The screenshots below illustrate a few concepts about what the parallel model concept can do. The first screenshot demonstrates the parallel model page that you add to your model. This has a model that can be entirely independent of your model and used to test the accuracy of your model (the A in FAST). Data from the parallel model like the CFADS, total funding and DSRA flows can be connected to your model. This will eliminate the circular references in your model and make your model more transparent (T in FAST). By solving the circular references your model will be much more flexible and fast (the F in FAST). Finally, the parallel model outputs are structured so you can see all of the key cash flows of during and after construction. Making the parallel model in the two screenshots is done with a template and you do not have to re-enter the stuff.
The screenshot below illustrates some of the inputs that you put in the parallel model. Please note that all of these inputs come from somewhere in your model. More importantly, many of the inputs that you may not care about like withholding taxes on debt issues or the percent of EBITDA cap on tax can be left out. It should only take you a couple minutes to fill in the inputs. Note that some of the inputs are scalar variables with single inputs while other variables are time series variables that some people simply call time variables.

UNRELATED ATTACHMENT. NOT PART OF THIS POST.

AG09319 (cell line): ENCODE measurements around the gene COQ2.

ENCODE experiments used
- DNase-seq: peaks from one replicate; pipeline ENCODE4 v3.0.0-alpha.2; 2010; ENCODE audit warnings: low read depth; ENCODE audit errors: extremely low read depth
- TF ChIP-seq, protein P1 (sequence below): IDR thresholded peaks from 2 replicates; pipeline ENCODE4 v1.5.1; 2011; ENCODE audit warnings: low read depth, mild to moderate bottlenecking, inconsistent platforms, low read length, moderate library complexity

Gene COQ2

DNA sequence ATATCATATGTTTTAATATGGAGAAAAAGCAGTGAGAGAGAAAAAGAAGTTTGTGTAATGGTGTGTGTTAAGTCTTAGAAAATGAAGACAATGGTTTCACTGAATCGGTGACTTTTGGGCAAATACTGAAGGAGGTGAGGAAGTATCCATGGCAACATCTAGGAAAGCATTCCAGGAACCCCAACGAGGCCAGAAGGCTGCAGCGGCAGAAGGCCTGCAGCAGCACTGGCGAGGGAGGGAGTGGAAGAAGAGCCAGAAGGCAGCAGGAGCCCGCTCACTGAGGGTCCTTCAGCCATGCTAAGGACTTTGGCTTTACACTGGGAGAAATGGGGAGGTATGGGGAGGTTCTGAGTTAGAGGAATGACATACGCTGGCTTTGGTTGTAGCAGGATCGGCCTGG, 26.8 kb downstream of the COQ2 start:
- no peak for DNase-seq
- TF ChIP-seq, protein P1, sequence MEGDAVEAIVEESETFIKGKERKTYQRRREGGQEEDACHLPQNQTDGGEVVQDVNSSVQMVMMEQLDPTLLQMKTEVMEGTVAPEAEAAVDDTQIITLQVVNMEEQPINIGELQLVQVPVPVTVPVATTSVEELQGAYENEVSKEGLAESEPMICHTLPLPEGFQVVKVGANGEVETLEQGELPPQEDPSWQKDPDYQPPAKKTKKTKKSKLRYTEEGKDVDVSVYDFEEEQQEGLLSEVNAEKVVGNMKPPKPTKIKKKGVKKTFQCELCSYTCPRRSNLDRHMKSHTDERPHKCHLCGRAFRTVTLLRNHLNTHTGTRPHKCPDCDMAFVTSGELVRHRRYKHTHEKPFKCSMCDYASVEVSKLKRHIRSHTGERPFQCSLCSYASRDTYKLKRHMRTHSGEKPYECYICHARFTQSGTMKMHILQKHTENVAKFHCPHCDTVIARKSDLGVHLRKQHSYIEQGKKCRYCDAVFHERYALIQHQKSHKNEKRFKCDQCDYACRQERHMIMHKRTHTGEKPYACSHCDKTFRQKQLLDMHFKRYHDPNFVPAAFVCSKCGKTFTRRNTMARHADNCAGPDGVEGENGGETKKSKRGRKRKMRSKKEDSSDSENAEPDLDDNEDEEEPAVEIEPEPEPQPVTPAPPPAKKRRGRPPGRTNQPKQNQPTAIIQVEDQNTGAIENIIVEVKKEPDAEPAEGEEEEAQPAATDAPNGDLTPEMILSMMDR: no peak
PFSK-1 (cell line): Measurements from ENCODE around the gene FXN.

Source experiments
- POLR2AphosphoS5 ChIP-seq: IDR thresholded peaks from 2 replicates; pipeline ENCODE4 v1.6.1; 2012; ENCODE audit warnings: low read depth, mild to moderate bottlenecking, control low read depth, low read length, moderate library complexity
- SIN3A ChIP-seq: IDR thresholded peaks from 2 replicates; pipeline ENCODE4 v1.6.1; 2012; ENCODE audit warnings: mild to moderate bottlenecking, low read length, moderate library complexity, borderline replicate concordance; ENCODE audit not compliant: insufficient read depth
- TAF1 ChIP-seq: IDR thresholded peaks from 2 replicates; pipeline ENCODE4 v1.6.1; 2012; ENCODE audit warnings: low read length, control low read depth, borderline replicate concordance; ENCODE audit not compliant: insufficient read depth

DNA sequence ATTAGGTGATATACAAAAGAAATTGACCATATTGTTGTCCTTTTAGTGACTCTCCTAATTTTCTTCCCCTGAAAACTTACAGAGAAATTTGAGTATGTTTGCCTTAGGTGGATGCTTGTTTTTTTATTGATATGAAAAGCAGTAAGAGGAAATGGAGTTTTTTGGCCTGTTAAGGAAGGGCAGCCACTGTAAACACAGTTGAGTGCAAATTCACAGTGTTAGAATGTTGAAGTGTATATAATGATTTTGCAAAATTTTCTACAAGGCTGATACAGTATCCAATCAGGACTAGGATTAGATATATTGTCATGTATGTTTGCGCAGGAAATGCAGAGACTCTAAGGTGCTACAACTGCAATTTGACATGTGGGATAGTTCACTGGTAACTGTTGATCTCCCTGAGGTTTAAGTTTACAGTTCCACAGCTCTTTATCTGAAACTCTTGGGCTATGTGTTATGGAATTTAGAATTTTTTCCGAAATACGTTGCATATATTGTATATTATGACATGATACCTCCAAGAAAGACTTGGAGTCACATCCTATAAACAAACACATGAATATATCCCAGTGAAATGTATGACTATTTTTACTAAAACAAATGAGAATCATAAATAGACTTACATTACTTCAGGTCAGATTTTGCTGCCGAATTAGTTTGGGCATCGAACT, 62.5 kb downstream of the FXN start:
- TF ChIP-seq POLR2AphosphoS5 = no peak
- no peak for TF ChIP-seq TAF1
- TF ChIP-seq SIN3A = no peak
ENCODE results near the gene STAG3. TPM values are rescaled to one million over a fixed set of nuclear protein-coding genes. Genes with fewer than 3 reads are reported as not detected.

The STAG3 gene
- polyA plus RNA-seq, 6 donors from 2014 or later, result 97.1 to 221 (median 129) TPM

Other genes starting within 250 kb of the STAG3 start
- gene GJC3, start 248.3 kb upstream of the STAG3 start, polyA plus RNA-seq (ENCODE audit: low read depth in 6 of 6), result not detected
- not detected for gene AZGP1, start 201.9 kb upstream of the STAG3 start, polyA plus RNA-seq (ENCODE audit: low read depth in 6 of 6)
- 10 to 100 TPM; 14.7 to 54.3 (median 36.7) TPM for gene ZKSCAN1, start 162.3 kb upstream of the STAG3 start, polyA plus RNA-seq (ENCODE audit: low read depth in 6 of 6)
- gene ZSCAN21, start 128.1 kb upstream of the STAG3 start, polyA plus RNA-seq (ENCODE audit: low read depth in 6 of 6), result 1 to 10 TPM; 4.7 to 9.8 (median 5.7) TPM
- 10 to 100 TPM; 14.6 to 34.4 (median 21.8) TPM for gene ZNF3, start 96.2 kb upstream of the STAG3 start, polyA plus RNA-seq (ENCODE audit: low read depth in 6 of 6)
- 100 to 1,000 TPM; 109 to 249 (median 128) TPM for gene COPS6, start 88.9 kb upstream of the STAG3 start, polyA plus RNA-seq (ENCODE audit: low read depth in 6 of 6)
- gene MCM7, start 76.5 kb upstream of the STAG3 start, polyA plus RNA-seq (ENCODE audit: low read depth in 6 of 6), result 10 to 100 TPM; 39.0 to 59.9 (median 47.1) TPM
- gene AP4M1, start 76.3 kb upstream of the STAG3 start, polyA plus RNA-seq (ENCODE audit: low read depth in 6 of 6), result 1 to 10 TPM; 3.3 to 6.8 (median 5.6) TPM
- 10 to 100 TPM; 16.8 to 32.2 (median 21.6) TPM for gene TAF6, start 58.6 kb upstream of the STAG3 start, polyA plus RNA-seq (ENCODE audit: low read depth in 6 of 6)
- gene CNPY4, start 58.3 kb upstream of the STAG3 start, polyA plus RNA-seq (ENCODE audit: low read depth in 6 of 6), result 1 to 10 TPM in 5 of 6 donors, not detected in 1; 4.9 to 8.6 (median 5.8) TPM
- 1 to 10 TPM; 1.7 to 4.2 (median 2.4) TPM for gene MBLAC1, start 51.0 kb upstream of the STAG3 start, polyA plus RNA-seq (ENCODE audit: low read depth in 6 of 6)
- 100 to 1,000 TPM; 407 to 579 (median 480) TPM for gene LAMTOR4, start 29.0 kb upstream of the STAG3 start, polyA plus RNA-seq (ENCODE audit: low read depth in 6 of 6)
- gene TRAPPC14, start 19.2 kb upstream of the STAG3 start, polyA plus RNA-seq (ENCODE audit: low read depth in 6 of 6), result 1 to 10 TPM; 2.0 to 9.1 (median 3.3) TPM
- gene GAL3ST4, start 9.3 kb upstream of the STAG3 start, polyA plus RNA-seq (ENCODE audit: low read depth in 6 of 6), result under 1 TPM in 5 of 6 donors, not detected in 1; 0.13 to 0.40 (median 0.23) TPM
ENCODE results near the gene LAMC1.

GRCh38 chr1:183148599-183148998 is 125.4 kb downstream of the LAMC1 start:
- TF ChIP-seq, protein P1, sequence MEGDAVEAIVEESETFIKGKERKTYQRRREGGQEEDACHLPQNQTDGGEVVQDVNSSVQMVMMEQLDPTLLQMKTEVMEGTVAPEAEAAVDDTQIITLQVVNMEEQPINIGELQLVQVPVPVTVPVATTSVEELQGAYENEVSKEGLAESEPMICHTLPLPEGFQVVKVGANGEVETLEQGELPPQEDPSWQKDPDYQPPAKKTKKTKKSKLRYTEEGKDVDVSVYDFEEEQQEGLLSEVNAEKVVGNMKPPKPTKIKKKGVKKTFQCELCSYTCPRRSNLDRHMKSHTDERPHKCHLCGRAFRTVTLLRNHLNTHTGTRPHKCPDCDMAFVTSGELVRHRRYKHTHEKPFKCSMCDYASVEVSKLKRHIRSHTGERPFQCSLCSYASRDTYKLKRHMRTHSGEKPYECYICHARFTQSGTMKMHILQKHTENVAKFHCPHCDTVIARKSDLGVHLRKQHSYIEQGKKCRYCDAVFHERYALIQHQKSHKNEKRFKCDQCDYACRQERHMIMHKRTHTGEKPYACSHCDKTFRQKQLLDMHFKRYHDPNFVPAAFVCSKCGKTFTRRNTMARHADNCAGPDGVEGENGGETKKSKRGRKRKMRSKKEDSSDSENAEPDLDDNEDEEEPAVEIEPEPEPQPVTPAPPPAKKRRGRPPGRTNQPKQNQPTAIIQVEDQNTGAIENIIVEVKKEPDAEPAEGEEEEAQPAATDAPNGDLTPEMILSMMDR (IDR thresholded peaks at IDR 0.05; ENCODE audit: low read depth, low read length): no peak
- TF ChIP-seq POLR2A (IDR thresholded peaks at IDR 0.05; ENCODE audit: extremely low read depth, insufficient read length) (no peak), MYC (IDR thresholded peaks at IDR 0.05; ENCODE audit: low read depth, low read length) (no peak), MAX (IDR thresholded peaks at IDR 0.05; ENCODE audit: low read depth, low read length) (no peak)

The next screenshots demonstrate some of the things that you can do with the parallel model concept that you could hardly imagine if you were using a copy and paste routine. The examples do not show that you can use a goal seek when you change anything (i.e. you can find the required price to give you an IRR with different structures. The first screenshots illustrate the types of funding analysis that you can do. In the first example there is equity first funding.
The second example shows what happens when you click the EBL switch button. In this case the is funded by a loan with an interest rate of 2%. Note that even with a short construction period of 26 months, the equity IRR increases from 9.71% to 10.66%. There is no copy and paste routine to run, there is no time to wait.